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Permanent link (DOI): https://doi.org/10.7939/R3FF3MB2D

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Multitasking and Learning in Virtual Environments Open Access

Descriptions

Other title
Subject/Keyword
education
field independence
field dependence
introversion
cognitive style
learning
technology
extroversion
computer experience
virtual environment
distractor
multitasking
Type of item
Thesis
Degree grantor
University of Alberta
Author or creator
Yuen, Connie L
Supervisor and department
Boechler, Patricia M (Educational Psychology)
Examining committee member and department
Adams, Catherine (Secondary Education)
Carbonaro, Michael (Educational Psychology)
Department
Department of Educational Psychology
Specialization
Technology in Education
Date accepted
2015-09-10T16:06:13Z
Graduation date
2015-11
Degree
Master of Education
Degree level
Master's
Abstract
Virtual environments are inherently social spaces where user productivity and collaborative learning can take place. However, the majority of existing studies to date investigate common behaviours such as multi-tasking within traditional face-to-face learning environments. As part of a thesis dissertation, this study investigated the importance of structuring learning environments to maximize learning and minimize virtual distractions. Using an OpenSim virtual environment, the researchers conducted an experimental study during the Fall 2013 and Winter 2014 terms with 91 undergraduate students at the University of Alberta. The study investigated the influence of participants’ prior computer experience, cognitive learning styles and extroversion-introversion on the impact of passive and social distractor tasks during learning and recall of factual information in virtual environments. The results indicated that prior video game use is a significant predictor of lower overall test time and higher overall test score, but the software recognition test, social networking use and virtual world use did not have a significant impact on learning performance. While extroverted individuals tended to complete questions faster under the interactive-type distractor condition, they achieved higher accuracy scores under the passive or no distractor-type conditions. Introverted individuals tended to complete questions faster and more accurately under the no distractor-type condition. In addition, the study found that field independent participants outperformed field-dependent counterparts by an average test score of 0.86 at approximately the same speed.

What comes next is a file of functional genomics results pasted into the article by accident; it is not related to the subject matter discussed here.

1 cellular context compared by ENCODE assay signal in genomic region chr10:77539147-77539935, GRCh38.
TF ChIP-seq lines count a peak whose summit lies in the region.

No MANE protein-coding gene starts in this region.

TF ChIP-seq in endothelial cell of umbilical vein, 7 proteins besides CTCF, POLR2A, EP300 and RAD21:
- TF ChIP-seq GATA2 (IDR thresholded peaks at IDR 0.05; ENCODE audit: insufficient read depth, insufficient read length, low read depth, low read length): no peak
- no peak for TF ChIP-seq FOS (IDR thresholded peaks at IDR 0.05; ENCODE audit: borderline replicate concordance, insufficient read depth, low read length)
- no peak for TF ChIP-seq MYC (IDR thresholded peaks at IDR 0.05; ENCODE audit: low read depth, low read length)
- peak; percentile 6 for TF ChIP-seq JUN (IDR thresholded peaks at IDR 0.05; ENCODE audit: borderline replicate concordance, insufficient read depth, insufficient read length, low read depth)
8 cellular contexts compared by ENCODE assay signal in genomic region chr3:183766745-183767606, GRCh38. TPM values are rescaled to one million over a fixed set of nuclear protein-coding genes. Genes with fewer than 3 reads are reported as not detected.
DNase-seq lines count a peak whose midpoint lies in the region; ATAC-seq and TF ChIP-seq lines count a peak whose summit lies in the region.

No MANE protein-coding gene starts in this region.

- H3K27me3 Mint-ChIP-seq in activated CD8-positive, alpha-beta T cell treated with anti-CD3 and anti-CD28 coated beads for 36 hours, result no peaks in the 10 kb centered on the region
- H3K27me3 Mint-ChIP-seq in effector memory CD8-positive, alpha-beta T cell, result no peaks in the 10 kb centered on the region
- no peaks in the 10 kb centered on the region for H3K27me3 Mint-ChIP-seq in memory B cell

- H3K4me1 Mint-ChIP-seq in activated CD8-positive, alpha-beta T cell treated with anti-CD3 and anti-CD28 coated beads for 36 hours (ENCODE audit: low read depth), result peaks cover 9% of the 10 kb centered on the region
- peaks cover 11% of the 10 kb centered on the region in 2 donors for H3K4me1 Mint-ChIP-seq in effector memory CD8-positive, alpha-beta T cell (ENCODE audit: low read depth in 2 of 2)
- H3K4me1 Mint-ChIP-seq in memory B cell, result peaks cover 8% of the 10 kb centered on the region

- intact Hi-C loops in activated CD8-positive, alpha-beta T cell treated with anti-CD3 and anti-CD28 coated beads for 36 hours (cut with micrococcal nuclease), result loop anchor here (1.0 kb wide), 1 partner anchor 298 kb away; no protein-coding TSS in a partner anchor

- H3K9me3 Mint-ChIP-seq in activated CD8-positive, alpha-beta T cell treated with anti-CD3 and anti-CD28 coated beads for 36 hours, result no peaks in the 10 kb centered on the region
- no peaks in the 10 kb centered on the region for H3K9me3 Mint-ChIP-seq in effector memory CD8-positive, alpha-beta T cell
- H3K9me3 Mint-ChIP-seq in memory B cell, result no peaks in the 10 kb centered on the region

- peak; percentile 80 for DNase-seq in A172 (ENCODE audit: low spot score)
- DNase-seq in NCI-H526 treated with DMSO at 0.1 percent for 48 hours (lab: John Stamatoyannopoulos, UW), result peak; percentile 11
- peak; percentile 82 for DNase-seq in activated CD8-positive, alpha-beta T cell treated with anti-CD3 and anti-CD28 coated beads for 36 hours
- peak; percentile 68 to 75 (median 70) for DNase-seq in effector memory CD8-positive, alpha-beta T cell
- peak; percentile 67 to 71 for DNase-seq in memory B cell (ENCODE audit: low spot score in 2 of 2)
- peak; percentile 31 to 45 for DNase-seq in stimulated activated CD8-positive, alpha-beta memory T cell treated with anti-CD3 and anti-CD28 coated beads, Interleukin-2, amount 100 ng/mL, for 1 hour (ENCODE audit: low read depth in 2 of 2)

Language
English
DOI
doi:10.7939/R3FF3MB2D
Rights
Permission is hereby granted to the University of Alberta Libraries to reproduce single copies of this thesis and to lend or sell such copies for private, scholarly or scientific research purposes only. The author reserves all other publication and other rights in association with the copyright in the thesis and, except as herein before provided, neither the thesis nor any substantial portion thereof may be printed or otherwise reproduced in any material form whatsoever without the author's prior written permission.
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